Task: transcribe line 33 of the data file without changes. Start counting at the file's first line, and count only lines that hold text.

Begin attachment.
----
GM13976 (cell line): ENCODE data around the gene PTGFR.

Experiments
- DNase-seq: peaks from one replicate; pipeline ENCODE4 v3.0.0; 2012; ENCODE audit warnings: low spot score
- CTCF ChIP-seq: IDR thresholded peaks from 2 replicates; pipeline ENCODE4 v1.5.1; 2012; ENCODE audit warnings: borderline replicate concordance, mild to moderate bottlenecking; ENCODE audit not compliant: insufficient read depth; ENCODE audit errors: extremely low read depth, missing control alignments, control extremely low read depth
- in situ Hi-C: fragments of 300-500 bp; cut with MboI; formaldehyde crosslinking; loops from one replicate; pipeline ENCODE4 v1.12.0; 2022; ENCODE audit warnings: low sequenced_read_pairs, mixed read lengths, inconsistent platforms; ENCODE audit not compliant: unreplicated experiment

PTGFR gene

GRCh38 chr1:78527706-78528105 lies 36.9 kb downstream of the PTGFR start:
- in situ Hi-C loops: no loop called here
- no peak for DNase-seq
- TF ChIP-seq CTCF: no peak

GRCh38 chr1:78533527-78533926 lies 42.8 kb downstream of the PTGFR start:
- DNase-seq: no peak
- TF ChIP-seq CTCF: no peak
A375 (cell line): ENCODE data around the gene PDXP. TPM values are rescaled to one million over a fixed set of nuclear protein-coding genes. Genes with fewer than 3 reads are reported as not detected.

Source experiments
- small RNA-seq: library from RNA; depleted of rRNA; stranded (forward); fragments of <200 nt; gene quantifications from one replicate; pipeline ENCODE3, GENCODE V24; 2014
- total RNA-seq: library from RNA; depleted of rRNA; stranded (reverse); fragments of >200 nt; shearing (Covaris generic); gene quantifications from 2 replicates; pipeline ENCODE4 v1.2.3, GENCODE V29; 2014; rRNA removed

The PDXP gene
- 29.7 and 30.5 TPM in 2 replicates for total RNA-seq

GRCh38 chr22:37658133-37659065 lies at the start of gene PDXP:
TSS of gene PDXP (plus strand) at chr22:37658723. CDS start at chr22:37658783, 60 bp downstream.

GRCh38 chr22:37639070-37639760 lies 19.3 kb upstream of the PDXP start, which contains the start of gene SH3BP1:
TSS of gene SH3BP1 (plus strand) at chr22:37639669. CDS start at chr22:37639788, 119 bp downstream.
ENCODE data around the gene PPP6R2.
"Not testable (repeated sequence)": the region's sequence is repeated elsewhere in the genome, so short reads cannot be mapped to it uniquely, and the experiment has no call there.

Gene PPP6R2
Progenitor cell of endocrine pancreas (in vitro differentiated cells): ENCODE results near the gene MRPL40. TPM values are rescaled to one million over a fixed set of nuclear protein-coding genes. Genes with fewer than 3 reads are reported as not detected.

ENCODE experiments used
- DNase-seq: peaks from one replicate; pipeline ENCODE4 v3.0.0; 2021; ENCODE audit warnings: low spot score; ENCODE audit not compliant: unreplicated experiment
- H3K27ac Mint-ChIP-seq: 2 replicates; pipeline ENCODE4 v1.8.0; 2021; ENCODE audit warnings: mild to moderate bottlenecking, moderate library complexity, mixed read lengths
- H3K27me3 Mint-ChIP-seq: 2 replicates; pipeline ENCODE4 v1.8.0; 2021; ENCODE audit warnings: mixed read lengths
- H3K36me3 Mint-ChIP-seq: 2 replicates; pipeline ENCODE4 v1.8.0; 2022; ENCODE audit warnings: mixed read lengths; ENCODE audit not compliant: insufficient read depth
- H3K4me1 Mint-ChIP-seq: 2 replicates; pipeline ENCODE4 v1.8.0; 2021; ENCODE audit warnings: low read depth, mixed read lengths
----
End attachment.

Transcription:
- H3K4me1 Mint-ChIP-seq: 2 replicates; pipeline ENCODE4 v1.8.0; 2021; ENCODE audit warnings: low read depth, mixed read lengths